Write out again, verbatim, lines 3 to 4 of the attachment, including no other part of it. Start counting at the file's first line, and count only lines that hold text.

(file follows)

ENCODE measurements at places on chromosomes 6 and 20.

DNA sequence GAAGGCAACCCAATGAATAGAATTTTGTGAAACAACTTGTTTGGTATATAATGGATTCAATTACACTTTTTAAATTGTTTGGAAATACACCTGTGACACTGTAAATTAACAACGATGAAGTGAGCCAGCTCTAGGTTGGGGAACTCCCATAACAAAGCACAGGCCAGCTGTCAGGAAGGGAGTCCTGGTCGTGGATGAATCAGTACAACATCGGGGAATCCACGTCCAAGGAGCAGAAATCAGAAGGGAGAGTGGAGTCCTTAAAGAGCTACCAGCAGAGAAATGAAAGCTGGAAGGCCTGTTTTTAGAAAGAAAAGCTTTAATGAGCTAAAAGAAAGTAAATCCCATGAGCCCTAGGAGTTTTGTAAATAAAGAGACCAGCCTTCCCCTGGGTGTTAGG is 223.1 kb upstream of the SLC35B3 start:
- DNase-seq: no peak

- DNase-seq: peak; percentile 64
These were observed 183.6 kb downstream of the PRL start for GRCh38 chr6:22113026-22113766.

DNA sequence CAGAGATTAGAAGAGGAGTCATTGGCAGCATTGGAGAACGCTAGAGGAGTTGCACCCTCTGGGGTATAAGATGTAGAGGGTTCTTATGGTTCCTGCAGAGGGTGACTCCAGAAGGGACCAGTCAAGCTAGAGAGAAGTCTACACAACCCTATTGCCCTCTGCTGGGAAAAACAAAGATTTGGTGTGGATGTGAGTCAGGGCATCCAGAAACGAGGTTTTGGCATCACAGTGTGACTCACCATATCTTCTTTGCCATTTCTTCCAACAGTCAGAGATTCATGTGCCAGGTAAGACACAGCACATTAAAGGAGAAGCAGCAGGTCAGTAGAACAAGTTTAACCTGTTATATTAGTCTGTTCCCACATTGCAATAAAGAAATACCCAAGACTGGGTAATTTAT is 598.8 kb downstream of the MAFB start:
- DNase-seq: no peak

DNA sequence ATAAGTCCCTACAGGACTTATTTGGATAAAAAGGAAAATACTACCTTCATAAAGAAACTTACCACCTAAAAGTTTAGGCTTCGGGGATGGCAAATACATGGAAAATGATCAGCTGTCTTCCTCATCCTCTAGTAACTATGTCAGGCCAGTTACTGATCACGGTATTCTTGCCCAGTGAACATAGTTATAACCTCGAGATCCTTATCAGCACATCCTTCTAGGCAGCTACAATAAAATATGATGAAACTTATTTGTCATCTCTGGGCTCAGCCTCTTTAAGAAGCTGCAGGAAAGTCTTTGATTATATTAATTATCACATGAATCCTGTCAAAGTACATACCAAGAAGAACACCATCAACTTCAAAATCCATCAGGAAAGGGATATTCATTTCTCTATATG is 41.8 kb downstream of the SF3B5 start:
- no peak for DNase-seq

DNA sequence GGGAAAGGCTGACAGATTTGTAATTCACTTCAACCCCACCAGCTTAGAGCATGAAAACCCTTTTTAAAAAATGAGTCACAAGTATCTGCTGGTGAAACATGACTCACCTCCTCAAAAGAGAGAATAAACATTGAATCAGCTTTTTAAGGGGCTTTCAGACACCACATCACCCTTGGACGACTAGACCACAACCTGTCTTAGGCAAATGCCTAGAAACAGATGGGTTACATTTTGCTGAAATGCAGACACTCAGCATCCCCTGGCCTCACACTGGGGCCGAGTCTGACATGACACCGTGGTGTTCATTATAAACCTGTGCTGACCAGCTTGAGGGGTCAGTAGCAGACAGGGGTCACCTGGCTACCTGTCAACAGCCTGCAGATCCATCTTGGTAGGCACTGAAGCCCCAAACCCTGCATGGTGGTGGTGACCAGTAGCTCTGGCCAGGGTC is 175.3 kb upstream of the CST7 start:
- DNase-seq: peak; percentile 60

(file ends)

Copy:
- DNase-seq: no peak

- DNase-seq: peak; percentile 64